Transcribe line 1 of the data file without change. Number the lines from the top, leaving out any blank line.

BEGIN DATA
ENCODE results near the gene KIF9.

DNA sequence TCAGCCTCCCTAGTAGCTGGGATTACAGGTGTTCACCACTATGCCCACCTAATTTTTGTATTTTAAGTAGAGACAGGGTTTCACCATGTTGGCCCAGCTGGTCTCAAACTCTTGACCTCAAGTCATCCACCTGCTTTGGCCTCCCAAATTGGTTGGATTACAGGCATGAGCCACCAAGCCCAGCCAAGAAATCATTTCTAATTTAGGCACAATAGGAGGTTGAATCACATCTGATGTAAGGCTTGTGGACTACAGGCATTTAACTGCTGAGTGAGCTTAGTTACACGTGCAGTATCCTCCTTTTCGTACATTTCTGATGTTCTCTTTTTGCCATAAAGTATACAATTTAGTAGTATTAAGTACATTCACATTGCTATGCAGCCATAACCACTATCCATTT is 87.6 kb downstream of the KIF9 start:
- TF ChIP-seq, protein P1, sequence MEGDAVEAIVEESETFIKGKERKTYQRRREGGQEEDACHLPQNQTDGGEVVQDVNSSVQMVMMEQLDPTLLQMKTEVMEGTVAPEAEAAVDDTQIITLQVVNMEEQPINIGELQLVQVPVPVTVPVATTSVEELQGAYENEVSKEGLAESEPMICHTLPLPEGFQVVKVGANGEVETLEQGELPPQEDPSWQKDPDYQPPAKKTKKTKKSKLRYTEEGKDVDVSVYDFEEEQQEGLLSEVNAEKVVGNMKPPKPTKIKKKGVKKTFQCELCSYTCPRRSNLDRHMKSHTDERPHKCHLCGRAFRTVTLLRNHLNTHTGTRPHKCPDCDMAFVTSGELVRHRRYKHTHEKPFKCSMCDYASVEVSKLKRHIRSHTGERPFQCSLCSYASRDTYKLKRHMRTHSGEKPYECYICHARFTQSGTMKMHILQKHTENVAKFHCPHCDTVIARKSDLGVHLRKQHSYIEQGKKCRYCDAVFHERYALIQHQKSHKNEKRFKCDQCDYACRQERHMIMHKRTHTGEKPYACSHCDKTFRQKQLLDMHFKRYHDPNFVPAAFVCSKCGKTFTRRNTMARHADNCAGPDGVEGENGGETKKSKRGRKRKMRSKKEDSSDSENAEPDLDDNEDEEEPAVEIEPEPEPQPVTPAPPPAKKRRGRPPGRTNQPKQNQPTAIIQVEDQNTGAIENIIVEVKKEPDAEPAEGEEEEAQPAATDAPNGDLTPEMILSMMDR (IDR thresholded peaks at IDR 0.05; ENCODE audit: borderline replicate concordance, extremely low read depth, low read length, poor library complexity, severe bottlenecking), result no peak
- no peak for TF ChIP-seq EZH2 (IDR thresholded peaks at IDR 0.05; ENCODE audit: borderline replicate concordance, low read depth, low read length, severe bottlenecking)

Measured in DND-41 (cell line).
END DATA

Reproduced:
ENCODE results near the gene KIF9.